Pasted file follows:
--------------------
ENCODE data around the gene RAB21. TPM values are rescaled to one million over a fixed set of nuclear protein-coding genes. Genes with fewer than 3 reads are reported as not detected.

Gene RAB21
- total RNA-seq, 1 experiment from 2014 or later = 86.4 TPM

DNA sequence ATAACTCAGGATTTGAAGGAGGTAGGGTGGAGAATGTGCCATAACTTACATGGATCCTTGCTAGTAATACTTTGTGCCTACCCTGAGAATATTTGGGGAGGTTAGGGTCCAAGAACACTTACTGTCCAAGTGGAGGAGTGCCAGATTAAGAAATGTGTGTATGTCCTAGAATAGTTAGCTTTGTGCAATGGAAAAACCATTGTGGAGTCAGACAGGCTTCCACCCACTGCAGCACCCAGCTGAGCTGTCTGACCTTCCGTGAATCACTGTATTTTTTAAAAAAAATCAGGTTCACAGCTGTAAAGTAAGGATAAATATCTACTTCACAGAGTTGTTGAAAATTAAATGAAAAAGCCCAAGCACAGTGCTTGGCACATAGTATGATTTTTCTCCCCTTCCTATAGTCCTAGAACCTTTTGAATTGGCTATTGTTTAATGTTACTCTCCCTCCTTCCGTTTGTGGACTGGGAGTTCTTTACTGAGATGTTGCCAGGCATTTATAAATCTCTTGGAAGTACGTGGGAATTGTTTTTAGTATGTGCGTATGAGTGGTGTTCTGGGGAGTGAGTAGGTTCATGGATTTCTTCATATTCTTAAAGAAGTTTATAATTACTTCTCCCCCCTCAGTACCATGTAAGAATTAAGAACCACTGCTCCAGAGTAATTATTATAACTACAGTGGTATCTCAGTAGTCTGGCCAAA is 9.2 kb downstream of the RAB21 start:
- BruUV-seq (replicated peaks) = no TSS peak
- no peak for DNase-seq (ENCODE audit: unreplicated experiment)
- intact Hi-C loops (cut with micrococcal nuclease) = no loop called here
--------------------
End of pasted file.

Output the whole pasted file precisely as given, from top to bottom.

ENCODE data around the gene RAB21. TPM values are rescaled to one million over a fixed set of nuclear protein-coding genes. Genes with fewer than 3 reads are reported as not detected.

Gene RAB21
- total RNA-seq, 1 experiment from 2014 or later = 86.4 TPM

DNA sequence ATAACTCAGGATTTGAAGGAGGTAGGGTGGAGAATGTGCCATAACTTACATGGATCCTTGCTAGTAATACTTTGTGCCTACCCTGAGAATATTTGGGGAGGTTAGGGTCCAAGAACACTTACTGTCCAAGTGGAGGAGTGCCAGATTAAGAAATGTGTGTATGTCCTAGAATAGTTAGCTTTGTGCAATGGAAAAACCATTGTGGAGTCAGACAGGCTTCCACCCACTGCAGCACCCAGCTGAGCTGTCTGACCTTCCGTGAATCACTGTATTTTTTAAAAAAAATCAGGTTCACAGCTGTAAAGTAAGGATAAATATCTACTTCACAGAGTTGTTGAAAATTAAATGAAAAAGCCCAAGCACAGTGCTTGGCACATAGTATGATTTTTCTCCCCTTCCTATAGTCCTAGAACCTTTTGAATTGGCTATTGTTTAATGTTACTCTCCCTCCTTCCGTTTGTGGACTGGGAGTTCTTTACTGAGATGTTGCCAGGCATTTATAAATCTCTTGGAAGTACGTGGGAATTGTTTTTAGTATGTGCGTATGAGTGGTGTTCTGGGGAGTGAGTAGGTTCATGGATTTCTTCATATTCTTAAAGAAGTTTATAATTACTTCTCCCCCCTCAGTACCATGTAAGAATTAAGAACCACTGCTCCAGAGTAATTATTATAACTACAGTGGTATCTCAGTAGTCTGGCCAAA is 9.2 kb downstream of the RAB21 start:
- BruUV-seq (replicated peaks) = no TSS peak
- no peak for DNase-seq (ENCODE audit: unreplicated experiment)
- intact Hi-C loops (cut with micrococcal nuclease) = no loop called here